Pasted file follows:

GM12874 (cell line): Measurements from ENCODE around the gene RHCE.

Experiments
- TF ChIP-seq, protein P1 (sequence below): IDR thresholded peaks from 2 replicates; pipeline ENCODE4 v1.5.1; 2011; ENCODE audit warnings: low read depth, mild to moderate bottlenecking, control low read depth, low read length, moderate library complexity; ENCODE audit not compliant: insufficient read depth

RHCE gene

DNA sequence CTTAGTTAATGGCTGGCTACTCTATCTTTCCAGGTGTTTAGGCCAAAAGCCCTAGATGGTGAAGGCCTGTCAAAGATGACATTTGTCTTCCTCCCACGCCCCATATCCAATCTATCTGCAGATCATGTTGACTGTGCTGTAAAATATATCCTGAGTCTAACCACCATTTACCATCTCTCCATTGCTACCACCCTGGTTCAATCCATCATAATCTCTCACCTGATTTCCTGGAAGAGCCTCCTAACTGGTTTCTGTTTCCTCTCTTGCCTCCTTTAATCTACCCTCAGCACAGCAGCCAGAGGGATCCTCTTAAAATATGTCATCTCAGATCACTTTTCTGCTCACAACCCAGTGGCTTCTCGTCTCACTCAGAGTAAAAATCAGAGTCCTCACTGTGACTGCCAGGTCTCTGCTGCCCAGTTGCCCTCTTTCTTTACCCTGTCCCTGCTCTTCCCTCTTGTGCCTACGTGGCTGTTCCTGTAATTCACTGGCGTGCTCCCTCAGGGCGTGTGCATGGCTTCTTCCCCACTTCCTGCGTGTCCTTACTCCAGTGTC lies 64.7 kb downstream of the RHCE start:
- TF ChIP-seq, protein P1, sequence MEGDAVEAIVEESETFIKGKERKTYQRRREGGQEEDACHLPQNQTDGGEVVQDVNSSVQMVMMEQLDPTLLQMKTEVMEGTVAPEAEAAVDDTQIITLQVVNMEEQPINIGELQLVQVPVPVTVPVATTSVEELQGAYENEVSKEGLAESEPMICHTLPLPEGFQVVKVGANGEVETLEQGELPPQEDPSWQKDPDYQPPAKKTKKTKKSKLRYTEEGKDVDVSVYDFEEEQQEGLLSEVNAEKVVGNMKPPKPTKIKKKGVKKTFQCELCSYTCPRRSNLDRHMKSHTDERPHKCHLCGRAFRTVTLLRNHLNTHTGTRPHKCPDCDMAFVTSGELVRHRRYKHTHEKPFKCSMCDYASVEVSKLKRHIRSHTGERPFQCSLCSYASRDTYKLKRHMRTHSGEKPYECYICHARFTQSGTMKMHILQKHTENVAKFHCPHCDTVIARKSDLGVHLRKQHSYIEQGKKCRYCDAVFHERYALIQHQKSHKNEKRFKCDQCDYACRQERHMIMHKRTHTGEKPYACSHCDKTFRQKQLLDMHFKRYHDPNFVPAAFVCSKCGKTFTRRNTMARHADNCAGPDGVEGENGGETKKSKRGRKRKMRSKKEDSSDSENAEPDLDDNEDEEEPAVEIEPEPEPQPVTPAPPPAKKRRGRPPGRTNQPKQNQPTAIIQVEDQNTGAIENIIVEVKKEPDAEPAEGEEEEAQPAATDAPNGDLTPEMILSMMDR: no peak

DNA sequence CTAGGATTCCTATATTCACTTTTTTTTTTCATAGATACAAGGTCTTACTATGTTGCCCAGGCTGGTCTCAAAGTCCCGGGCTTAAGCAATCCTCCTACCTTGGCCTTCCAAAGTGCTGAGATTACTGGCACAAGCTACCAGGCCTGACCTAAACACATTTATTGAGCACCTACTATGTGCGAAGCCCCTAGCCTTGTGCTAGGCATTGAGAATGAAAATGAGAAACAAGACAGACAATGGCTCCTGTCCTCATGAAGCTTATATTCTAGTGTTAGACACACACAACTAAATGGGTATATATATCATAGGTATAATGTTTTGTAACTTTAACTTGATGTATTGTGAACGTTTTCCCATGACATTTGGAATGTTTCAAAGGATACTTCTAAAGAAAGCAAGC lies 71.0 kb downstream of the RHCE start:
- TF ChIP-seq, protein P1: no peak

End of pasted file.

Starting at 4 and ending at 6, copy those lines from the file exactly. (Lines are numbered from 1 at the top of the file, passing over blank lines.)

RHCE gene

DNA sequence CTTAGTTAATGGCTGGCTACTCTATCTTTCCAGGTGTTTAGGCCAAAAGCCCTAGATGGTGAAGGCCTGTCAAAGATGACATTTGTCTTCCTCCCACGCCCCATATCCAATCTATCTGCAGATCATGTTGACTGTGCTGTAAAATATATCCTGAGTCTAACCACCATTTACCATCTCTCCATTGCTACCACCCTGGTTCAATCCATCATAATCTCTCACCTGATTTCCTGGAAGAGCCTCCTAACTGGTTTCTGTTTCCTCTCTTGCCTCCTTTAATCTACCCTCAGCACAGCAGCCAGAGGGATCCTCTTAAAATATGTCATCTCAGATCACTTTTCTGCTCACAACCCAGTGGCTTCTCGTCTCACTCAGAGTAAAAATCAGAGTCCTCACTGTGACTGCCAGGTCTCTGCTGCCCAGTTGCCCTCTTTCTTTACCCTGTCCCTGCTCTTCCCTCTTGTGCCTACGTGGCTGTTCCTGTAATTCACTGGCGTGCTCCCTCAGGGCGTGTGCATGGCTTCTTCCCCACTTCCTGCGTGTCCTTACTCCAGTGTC lies 64.7 kb downstream of the RHCE start:
- TF ChIP-seq, protein P1, sequence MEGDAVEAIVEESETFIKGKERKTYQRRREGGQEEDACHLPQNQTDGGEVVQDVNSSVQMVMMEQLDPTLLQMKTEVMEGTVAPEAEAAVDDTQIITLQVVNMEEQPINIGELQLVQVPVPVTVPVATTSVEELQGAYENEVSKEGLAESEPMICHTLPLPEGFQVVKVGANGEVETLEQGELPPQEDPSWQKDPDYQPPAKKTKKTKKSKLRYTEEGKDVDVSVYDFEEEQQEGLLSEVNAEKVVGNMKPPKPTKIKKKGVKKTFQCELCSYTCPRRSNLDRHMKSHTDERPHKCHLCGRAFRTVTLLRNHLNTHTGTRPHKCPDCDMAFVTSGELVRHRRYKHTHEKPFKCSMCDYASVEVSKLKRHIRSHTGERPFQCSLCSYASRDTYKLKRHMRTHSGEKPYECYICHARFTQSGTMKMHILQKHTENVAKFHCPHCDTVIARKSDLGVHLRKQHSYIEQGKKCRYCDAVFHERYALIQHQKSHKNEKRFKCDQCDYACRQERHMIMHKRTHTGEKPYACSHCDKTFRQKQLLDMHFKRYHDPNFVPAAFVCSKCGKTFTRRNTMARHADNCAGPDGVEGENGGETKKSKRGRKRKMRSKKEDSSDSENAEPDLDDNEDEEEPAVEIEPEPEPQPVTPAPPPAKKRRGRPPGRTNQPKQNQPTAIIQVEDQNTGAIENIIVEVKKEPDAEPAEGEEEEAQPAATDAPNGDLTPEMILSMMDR: no peak